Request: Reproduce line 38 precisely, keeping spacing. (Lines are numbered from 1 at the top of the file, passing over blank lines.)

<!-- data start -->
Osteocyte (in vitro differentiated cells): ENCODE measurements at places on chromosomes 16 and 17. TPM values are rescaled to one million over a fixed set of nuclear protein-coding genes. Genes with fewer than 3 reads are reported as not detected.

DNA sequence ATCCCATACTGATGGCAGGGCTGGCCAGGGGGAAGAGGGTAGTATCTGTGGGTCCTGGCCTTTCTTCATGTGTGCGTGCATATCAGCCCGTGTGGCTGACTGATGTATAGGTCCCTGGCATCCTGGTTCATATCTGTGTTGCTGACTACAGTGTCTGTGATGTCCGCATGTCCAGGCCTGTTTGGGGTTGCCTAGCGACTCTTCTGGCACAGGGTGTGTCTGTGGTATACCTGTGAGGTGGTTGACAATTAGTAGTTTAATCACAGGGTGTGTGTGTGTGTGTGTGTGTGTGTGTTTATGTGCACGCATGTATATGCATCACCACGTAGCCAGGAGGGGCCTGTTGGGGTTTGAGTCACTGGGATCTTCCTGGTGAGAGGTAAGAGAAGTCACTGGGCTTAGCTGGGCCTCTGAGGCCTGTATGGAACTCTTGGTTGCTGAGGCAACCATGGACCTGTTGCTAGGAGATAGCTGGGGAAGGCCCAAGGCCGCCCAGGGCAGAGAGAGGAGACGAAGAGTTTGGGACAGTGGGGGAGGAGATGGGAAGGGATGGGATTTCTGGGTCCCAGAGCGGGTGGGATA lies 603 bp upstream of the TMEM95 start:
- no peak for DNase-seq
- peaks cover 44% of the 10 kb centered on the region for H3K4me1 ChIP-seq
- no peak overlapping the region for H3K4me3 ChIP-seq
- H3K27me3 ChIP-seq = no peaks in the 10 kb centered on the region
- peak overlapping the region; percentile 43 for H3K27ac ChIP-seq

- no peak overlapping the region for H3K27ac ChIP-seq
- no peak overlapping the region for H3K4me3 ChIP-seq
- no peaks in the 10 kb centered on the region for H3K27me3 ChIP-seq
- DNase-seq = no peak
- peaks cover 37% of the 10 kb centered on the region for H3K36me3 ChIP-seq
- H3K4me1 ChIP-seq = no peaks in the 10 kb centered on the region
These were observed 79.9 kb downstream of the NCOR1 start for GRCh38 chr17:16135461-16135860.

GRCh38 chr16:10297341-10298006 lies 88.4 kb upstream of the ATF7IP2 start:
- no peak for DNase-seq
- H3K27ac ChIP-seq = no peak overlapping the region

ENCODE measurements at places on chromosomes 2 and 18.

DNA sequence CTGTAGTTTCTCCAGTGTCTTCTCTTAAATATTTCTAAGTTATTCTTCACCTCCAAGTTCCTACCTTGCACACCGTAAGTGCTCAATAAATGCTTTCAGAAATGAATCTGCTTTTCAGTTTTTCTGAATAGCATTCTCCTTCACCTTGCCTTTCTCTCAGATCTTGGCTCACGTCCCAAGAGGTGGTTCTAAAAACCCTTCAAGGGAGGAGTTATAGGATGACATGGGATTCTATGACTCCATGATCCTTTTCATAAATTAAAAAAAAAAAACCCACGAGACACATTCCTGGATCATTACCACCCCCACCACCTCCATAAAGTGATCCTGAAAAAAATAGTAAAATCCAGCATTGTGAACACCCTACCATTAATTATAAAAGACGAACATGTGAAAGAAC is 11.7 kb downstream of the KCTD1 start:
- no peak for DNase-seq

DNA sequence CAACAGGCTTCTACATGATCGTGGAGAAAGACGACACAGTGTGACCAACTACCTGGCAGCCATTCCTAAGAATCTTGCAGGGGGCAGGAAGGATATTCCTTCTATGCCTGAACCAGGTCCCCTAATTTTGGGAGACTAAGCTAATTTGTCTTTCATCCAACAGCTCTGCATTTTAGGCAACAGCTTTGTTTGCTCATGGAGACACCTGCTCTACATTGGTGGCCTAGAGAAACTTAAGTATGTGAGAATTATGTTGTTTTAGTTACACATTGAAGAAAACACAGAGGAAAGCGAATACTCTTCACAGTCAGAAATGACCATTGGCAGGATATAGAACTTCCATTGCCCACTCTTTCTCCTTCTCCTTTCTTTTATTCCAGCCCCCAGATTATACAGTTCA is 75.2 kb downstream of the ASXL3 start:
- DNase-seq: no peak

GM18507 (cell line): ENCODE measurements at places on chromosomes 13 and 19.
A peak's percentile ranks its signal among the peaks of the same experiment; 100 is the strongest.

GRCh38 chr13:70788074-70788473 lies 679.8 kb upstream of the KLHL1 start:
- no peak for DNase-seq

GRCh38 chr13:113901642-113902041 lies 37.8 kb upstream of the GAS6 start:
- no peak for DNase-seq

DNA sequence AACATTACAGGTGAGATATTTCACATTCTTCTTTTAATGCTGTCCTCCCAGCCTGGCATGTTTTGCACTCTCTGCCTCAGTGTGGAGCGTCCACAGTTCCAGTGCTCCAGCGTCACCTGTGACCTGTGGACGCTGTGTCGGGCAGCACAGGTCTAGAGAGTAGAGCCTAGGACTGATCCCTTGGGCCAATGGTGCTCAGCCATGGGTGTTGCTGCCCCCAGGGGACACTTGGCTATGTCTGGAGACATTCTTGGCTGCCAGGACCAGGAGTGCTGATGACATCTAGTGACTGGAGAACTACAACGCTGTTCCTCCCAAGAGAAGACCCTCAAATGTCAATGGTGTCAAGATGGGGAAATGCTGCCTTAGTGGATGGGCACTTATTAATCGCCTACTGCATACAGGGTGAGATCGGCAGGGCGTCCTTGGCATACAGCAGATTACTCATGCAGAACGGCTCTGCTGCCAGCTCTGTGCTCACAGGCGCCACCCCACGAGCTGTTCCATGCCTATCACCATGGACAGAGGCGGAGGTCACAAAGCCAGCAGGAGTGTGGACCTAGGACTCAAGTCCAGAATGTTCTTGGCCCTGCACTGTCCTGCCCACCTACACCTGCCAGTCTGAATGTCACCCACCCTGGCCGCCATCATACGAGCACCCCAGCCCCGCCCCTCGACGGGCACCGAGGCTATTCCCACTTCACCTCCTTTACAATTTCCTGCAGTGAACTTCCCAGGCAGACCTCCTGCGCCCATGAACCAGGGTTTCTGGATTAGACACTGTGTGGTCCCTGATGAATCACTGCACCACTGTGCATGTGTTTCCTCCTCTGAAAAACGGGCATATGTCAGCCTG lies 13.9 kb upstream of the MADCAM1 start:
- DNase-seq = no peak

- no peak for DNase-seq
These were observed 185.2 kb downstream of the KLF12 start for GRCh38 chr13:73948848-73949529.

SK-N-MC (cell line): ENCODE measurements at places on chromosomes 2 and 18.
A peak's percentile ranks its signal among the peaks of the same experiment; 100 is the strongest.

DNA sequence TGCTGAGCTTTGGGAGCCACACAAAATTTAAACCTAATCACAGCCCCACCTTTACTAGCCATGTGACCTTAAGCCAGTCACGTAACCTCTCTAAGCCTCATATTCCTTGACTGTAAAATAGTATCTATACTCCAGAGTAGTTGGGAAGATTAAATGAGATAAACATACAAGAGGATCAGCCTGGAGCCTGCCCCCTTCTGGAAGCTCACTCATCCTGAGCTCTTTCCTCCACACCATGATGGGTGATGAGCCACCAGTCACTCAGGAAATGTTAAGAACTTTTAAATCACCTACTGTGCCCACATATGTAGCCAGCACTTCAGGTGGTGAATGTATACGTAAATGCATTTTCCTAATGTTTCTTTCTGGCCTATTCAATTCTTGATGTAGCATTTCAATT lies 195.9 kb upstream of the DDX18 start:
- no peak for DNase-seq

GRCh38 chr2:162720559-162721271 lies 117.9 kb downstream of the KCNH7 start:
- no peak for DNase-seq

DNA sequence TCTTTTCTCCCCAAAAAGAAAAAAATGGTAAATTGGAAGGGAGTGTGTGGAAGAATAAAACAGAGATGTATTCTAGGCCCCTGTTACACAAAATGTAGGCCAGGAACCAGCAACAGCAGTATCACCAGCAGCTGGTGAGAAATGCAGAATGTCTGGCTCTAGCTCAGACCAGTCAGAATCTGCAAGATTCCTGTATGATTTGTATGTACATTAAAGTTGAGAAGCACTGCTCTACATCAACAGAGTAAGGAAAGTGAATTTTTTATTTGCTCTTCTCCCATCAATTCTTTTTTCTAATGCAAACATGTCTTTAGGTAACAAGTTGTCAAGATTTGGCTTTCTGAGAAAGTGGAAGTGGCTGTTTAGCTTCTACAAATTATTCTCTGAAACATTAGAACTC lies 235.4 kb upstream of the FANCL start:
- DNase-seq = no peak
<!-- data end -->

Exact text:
- no peak for DNase-seq